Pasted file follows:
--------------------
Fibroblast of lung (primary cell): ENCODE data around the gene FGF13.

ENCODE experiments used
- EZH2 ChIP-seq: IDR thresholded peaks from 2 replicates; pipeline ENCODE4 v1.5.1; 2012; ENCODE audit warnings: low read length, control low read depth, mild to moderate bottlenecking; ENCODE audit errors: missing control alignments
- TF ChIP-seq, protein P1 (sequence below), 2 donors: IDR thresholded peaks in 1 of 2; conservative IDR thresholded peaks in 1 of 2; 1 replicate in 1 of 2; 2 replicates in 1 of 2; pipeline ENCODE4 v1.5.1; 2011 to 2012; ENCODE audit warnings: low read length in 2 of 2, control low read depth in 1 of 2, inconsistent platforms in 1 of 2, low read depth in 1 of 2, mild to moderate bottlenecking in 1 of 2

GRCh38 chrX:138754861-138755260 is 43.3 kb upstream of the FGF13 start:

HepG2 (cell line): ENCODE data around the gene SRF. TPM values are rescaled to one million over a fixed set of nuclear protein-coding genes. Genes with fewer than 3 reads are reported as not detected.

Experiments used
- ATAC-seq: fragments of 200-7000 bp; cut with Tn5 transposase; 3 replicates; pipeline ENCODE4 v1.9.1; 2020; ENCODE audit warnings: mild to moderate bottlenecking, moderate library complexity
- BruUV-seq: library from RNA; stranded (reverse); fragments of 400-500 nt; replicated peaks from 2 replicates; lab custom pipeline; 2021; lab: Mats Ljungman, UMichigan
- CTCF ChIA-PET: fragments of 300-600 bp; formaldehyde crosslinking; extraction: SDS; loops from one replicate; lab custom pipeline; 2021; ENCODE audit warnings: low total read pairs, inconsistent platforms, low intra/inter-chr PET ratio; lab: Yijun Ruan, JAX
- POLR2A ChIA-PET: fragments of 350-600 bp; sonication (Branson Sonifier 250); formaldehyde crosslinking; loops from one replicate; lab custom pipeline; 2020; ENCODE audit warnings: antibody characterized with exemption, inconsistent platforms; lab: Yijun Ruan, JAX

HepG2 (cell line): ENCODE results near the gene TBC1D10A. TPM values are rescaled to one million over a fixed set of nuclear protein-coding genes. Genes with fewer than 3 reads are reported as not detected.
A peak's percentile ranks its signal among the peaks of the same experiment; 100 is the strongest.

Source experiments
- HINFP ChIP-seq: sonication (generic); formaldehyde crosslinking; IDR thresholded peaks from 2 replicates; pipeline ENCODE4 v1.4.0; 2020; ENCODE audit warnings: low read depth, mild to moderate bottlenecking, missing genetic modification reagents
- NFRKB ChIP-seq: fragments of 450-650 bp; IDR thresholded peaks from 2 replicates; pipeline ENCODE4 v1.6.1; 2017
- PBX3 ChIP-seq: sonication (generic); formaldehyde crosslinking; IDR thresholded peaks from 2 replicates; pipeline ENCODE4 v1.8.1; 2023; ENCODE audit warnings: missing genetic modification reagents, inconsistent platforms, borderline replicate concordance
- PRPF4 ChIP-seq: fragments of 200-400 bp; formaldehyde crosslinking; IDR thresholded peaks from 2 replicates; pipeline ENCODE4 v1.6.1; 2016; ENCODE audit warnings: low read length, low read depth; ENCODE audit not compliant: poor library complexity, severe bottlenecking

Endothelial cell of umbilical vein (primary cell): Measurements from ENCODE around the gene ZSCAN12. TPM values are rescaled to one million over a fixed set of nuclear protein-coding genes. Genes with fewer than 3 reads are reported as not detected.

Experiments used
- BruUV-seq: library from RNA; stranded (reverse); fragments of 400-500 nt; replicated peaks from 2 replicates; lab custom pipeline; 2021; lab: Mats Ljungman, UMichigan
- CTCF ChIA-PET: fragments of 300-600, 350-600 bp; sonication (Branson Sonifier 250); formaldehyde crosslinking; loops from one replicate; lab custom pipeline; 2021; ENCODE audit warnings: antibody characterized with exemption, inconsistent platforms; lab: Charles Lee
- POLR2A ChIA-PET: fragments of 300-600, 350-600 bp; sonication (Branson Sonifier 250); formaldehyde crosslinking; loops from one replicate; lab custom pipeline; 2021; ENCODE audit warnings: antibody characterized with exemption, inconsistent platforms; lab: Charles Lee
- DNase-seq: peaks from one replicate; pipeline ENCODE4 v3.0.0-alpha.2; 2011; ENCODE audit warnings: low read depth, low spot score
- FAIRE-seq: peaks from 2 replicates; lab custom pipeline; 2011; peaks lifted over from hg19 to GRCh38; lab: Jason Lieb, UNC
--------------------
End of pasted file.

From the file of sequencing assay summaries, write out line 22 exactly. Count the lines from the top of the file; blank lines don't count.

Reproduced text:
- CTCF ChIA-PET: fragments of 300-600, 350-600 bp; sonication (Branson Sonifier 250); formaldehyde crosslinking; loops from one replicate; lab custom pipeline; 2021; ENCODE audit warnings: antibody characterized with exemption, inconsistent platforms; lab: Charles Lee